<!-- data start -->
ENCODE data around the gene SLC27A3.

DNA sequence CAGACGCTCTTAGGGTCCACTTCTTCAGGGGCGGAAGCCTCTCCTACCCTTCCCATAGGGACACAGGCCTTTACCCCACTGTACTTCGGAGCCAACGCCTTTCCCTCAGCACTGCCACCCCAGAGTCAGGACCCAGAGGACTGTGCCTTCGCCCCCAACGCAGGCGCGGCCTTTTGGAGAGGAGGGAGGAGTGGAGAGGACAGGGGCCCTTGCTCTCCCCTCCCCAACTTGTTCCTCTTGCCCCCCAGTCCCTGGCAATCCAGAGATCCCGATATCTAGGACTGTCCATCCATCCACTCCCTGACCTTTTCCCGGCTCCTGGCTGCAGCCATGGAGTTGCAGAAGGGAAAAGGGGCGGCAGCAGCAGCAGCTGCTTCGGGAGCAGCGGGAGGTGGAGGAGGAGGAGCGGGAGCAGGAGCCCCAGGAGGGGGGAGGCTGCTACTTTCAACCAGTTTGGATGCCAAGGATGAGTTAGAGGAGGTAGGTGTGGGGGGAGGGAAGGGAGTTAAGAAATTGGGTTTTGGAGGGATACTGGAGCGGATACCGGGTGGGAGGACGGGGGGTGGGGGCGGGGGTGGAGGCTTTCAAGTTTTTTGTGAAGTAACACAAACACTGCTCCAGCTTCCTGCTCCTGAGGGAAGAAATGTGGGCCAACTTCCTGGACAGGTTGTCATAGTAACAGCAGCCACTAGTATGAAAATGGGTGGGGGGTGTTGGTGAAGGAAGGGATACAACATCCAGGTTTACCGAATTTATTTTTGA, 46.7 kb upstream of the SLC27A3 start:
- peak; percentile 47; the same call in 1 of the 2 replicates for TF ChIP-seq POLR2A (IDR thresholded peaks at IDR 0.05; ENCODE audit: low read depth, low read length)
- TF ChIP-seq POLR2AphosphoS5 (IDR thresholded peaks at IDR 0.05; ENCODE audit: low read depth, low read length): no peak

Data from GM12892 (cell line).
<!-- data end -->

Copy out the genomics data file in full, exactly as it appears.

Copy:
ENCODE data around the gene SLC27A3.

DNA sequence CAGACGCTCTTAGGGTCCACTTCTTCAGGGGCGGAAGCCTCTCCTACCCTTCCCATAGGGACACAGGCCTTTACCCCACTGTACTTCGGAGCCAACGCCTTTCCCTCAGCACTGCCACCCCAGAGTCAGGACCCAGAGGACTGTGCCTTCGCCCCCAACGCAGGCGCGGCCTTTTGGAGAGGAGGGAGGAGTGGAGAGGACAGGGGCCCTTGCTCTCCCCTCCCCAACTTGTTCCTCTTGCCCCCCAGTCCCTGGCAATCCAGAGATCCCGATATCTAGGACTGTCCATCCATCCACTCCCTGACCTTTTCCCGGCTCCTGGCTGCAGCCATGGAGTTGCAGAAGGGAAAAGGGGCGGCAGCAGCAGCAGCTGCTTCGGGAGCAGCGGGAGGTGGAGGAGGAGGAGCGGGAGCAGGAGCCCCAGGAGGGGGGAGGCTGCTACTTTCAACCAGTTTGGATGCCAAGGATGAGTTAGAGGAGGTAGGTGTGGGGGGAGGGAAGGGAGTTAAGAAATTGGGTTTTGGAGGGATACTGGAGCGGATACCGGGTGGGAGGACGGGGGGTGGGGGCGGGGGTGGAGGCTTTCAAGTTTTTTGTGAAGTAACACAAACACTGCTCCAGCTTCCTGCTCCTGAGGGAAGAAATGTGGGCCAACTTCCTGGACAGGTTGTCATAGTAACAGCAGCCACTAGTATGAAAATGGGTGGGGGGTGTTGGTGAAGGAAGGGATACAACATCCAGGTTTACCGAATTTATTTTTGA, 46.7 kb upstream of the SLC27A3 start:
- peak; percentile 47; the same call in 1 of the 2 replicates for TF ChIP-seq POLR2A (IDR thresholded peaks at IDR 0.05; ENCODE audit: low read depth, low read length)
- TF ChIP-seq POLR2AphosphoS5 (IDR thresholded peaks at IDR 0.05; ENCODE audit: low read depth, low read length): no peak

Data from GM12892 (cell line).